In order for districts to support the creation of a system of high quality schools, both school and district leaders must move from thinking of community engagement as an episodic event that is a requirement of particular programs to treating engagement as an ongoing, core function of the school district.
Pivot Learning Partners teamed with the American Institutes for Research in Washington, D.C., to publish this white paper report on Strategic School Funding for Results — a new concept in education budgeting. Pivot’s SSFR process and the research behind it are available on the AIR website.
Today is a time of unprecedented change and opportunity for public education in California. Impending changes justify a dramatic departure from business as usual in school districts, particularly in the area of financial management and budgeting. It’s a chance to create improved processes and policies that empower local educators, support innovation and align limited resources more closely with new learning goals. A three-year-old project called Strategic School Funding for Results (SSFR) has provided important information about how to do it.
Although it presents serious challenges, site-based budgeting could represent a critical strategy in the new age of school district finance that appears to be on the horizon in California. And the potential pay-offs for district officials, school site leaders and students could be substantial. Mary Perry, an independent education consultant, served as deputy director of EdSource from 1993 to 2011. She has written a wide range of publications on the subject of the state’s school finance system.
In late spring of 2004, Madera Unified School District was notified of its Program Improvement (PI) status in Special Education due to poor performance on the state’s standardized tests.
The numbers reflected the grim reality for the 1,290 students receiving special education services in the district: only 4% of students with disabilities scored proficient or above in English Language Arts and only 9% scored proficient or above in math. Deeper analysis of test scores only underlined the severity of the situation with a high percentage of special education students scoring at the very bottom in the Far Below Basic (FBB) category: 54% of special education students scored FBB in English Language Arts and 32% were FBB in Math.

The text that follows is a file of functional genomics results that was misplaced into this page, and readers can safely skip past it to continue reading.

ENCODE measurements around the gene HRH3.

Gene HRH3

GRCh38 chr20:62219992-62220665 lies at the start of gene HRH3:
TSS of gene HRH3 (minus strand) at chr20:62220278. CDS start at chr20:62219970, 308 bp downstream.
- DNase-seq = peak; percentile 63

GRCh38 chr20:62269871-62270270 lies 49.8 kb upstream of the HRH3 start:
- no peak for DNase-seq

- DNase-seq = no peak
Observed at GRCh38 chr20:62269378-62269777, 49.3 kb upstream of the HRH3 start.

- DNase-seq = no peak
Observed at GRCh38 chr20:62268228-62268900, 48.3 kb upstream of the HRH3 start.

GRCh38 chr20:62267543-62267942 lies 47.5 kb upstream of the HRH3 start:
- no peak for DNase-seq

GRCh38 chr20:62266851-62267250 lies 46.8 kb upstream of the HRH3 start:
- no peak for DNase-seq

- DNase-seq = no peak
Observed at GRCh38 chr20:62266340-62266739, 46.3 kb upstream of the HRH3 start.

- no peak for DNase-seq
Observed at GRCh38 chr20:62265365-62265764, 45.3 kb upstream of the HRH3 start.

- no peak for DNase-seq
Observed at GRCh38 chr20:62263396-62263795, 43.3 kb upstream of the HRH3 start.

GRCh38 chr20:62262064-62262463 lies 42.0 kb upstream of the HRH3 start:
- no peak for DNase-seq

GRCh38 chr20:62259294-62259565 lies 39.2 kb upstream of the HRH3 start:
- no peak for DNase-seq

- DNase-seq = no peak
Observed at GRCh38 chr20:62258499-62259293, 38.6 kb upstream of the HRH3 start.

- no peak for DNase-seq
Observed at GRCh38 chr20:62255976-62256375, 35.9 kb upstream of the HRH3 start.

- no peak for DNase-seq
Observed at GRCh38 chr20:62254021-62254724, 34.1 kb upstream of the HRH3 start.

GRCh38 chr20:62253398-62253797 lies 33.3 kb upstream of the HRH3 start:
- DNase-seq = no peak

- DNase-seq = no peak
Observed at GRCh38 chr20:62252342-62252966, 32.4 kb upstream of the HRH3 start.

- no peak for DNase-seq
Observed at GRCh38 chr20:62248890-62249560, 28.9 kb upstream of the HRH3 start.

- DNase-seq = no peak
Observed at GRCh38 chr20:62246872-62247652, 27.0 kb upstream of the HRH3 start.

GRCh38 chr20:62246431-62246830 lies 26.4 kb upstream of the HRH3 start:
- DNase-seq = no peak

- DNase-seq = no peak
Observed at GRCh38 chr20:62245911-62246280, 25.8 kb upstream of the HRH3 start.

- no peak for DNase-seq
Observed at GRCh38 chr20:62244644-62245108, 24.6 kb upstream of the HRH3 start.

To many educators in Madera Unified, the PI status was not a surprise. Some simply did not expect high achievement from special education students, shrugging their shoulders with the attitude, “Well they’re special education. Of course they’re going to have low scores.”
Others, who believed that special education students were capable of learning much more, pointed to the complete lack of coherence in the instructional program for special education students.
Stated one long-time administrator: “Special Ed was an island unto itself. Special ed teachers did not collaborate with general ed teachers, didn’t attend grade level or department meetings, didn’t participate in staff meetings, or in professional development with general ed teachers.”
As for what special education teachers did in the classroom, “it was a free for all” with teachers choosing their own materials and “doing their own thing.”
However, PI status, unwanted as it was, put the spotlight on special education. It demanded action and triggered a system-wide response to the under-achievement of special education students. “We weren’t really on the radar until our PI status district-wide,” said Jennifer Gaviola, Director of Special Education.
Find out what happened in Madera in this Pivot Case Study.